St. Vincent’s DeJamz: David Bowie

(Graphic by Max Kleiner / The DePaulia)
(Graphic by Max Kleiner / The DePaulia)

The entertainment world was dealt a heavy blow on Jan. 10, when David Bowie died from cancer.

Throughout his career, which spanned over five decades, the performer acted in films including “Labyrinth” and painted, but his music is what some of the editors of The DePaulia will miss most. Here are some of our favorite David Bowie songs and memories associated with his music.

1. “Life on Mars?”

When I was in high school, I worked at a pizza place in eight-hour shifts every weekend. We had one classic rock CD that played eight times over throughout my shift, and every song on it was terrible besides “Life on Mars?”

David Bowie’s 1971 masterpiece was my one saving grace at work, and I will forever be thankful to the multi-talented performer for giving me three minutes of peace every hour.

­—Erin Yarnall, Arts & Life Editor

2.  “Fame”

Leave it to John Lennon to bring out David Bowie’s snarky side. “Fame” came out of a jam session between the two and guitarist Carlos Alomar. Lennon began singing “aim” over a catchy guitar riff from Alomar, pieces Bowie would turn into into his first single to hit No. 1 in the United States. Two of my favorite rebels collaborating on a song destined for repeated radio play while getting across a beautifully cynical message on the cost of fame? Pure genius.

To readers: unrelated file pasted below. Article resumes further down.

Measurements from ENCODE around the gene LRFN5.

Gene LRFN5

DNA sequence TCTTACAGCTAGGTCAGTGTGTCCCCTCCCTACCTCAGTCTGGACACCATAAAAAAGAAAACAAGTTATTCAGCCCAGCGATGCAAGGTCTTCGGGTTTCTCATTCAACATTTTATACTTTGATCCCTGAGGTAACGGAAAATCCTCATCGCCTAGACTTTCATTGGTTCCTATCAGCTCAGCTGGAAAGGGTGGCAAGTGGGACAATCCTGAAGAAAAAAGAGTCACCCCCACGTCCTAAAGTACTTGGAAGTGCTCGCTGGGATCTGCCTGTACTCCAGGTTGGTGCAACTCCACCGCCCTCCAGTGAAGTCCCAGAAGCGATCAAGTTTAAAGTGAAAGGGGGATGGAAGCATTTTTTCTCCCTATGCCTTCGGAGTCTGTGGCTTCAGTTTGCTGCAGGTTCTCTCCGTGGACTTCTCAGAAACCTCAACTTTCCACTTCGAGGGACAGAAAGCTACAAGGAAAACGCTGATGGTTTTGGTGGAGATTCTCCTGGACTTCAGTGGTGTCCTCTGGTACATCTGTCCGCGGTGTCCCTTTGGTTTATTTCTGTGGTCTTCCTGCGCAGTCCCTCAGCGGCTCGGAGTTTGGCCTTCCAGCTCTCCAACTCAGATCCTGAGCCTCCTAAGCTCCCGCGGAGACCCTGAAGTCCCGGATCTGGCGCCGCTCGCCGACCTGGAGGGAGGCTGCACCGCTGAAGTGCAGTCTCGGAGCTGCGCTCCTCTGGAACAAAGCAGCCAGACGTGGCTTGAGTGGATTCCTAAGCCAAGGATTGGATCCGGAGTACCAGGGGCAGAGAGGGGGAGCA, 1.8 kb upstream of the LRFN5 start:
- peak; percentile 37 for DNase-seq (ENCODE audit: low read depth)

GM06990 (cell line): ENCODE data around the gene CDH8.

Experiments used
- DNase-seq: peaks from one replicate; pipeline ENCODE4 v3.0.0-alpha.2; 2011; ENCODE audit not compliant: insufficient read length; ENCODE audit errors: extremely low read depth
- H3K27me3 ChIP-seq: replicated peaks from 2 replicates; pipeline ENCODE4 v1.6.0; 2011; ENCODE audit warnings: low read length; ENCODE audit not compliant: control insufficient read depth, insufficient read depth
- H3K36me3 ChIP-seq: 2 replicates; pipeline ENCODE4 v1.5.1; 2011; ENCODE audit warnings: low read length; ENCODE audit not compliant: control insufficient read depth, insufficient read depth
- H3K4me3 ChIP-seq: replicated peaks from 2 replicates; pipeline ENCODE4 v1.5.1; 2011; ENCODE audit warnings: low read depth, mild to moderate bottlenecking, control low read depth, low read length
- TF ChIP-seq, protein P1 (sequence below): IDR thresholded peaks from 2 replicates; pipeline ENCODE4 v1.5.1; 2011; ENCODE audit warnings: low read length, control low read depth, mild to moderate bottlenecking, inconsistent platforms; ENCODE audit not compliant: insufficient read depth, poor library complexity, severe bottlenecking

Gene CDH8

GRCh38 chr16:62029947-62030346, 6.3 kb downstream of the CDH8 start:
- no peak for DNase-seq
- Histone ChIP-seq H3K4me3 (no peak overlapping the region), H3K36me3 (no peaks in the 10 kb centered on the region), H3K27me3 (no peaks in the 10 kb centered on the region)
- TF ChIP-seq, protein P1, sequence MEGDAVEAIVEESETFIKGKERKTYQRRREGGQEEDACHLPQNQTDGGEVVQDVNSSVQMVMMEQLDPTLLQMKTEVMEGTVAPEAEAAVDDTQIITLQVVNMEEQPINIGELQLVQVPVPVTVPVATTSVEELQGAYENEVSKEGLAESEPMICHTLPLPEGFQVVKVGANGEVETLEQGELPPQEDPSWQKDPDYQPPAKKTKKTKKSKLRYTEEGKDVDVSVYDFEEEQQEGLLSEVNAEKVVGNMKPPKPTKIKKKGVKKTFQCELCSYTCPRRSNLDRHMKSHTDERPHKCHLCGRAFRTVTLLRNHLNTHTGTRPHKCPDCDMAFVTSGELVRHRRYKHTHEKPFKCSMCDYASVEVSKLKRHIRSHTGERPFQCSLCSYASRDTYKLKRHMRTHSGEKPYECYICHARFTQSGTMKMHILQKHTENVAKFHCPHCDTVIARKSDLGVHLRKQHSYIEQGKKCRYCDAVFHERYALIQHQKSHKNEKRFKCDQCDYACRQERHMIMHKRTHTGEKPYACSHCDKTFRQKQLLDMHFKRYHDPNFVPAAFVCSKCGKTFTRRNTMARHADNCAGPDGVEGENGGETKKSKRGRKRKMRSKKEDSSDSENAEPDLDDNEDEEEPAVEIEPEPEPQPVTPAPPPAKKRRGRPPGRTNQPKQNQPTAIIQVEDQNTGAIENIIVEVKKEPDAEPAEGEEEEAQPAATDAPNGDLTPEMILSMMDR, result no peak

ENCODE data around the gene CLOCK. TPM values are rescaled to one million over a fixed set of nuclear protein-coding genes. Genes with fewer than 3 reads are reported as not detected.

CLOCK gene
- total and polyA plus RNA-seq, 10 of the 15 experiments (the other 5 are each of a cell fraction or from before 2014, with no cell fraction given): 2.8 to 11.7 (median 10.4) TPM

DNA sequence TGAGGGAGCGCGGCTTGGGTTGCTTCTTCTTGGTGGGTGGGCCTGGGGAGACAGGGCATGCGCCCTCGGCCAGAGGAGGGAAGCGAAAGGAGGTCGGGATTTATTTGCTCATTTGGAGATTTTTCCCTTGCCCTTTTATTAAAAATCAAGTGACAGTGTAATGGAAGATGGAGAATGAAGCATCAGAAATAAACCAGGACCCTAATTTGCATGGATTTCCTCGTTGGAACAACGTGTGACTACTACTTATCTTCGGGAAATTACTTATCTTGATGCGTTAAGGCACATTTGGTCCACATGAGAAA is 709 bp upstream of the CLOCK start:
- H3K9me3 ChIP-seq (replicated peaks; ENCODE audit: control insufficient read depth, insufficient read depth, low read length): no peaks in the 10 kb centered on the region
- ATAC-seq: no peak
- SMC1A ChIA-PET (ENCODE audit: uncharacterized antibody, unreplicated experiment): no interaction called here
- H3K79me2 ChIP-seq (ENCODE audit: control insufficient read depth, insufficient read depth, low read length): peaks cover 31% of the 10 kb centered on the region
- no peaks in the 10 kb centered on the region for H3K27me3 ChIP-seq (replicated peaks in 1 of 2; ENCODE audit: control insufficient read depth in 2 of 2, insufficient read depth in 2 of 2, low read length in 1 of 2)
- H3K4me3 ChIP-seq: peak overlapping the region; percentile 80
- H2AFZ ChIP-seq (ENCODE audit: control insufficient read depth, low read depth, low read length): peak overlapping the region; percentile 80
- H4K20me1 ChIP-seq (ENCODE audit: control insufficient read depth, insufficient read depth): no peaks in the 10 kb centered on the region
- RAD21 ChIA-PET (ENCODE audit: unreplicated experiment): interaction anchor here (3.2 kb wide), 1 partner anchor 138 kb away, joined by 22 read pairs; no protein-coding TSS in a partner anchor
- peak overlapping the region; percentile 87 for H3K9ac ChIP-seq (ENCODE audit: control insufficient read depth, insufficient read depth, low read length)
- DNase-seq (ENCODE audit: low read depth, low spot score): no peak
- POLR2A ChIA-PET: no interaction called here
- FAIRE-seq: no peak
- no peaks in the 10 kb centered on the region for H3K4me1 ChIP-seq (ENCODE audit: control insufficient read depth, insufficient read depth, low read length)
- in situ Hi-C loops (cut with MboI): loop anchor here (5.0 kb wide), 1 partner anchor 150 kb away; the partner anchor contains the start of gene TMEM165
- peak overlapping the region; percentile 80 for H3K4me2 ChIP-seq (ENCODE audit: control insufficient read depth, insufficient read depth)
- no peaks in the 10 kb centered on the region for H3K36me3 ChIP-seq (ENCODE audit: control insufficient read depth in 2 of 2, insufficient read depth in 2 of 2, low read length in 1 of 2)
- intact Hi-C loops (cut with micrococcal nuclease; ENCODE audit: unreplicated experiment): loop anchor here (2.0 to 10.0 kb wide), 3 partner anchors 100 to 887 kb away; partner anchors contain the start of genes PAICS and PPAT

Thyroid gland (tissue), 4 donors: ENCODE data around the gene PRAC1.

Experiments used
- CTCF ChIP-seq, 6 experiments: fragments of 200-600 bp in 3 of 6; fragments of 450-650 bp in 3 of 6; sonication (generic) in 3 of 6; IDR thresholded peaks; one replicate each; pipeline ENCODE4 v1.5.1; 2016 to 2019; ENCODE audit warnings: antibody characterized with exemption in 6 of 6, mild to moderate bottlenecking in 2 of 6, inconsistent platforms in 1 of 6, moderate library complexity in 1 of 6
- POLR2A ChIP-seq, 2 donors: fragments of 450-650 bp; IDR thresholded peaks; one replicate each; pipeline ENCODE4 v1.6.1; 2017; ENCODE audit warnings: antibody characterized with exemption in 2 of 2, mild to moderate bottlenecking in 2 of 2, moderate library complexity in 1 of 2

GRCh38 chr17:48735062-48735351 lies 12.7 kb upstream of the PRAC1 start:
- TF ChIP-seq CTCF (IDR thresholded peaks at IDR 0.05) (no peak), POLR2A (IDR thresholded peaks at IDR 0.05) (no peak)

—Brenden Moore, News Editor

3. “Moonage Daydream”

“Moonage Daydream” was one of the first Bowie songs I ever heard, and the one I chose to listen to repeatedly because I was 11 and didn’t know any better. I don’t think there’s a better way to start a song: raucous guitar and Bowie’s inimitable voice yelling about him being an alligator. When I first heard the song, I didn’t get it, but I played it regardless. Now that I’ve grown up, I still don’t think I get it, but I’m happy to go along for the ride.

—Rachel Hinton, Nation & World Editor

4. “Under Pressure”

Even though my first opinion on David Bowie developed from the book “Perks of Being A Wallflower,” my appreciation for the artist only grew stronger when I heard “Under Pressure.” Despite not being featured on an original Bowie album, the single is one of the most notable.

Created by an improvised jam session in a Switzerland studio with Queen, the song not only became one of band’s most popular, but also served as the bass line for later pop culture hit “Ice Ice Baby.”

—Jaycee Rockhold, Focus Editor

5. “Heroes”

I remember going to the “David Bowie Is” exhibit at the Museum of Contemporary Art with my dad last year. What really got me was the last room in the exhibit where they played live concert footage from Bowie concerts on all four of the walls. It was when my dad teared up while watching him play “Heroes” at ground zero that I fully understood what Bowie stood for. He wasn’t just telling the world to embrace what makes us different. He was telling us that what makes us different is what makes us powerful.

—Danielle Harris, Opinions Editor